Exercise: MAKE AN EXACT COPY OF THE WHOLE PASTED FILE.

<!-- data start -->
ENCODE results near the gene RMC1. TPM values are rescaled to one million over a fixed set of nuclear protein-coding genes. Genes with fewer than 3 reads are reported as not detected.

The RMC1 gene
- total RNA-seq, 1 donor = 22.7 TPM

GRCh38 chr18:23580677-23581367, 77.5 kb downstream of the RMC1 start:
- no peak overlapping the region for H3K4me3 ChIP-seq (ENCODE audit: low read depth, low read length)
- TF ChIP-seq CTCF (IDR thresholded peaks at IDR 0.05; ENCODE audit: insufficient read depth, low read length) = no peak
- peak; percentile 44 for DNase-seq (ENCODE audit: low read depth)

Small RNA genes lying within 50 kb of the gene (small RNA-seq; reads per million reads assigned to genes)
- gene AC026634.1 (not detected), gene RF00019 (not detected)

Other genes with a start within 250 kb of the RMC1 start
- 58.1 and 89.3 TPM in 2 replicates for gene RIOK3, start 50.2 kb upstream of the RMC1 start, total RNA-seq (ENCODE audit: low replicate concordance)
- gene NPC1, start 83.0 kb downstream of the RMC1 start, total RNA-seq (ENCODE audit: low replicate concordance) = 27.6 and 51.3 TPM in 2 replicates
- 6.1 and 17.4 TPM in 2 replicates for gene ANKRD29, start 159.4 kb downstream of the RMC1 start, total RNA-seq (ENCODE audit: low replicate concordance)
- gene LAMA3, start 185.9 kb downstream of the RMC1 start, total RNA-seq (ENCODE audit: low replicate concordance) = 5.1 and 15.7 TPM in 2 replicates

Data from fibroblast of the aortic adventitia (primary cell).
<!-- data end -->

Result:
ENCODE results near the gene RMC1. TPM values are rescaled to one million over a fixed set of nuclear protein-coding genes. Genes with fewer than 3 reads are reported as not detected.

The RMC1 gene
- total RNA-seq, 1 donor = 22.7 TPM

GRCh38 chr18:23580677-23581367, 77.5 kb downstream of the RMC1 start:
- no peak overlapping the region for H3K4me3 ChIP-seq (ENCODE audit: low read depth, low read length)
- TF ChIP-seq CTCF (IDR thresholded peaks at IDR 0.05; ENCODE audit: insufficient read depth, low read length) = no peak
- peak; percentile 44 for DNase-seq (ENCODE audit: low read depth)

Small RNA genes lying within 50 kb of the gene (small RNA-seq; reads per million reads assigned to genes)
- gene AC026634.1 (not detected), gene RF00019 (not detected)

Other genes with a start within 250 kb of the RMC1 start
- 58.1 and 89.3 TPM in 2 replicates for gene RIOK3, start 50.2 kb upstream of the RMC1 start, total RNA-seq (ENCODE audit: low replicate concordance)
- gene NPC1, start 83.0 kb downstream of the RMC1 start, total RNA-seq (ENCODE audit: low replicate concordance) = 27.6 and 51.3 TPM in 2 replicates
- 6.1 and 17.4 TPM in 2 replicates for gene ANKRD29, start 159.4 kb downstream of the RMC1 start, total RNA-seq (ENCODE audit: low replicate concordance)
- gene LAMA3, start 185.9 kb downstream of the RMC1 start, total RNA-seq (ENCODE audit: low replicate concordance) = 5.1 and 15.7 TPM in 2 replicates

Data from fibroblast of the aortic adventitia (primary cell).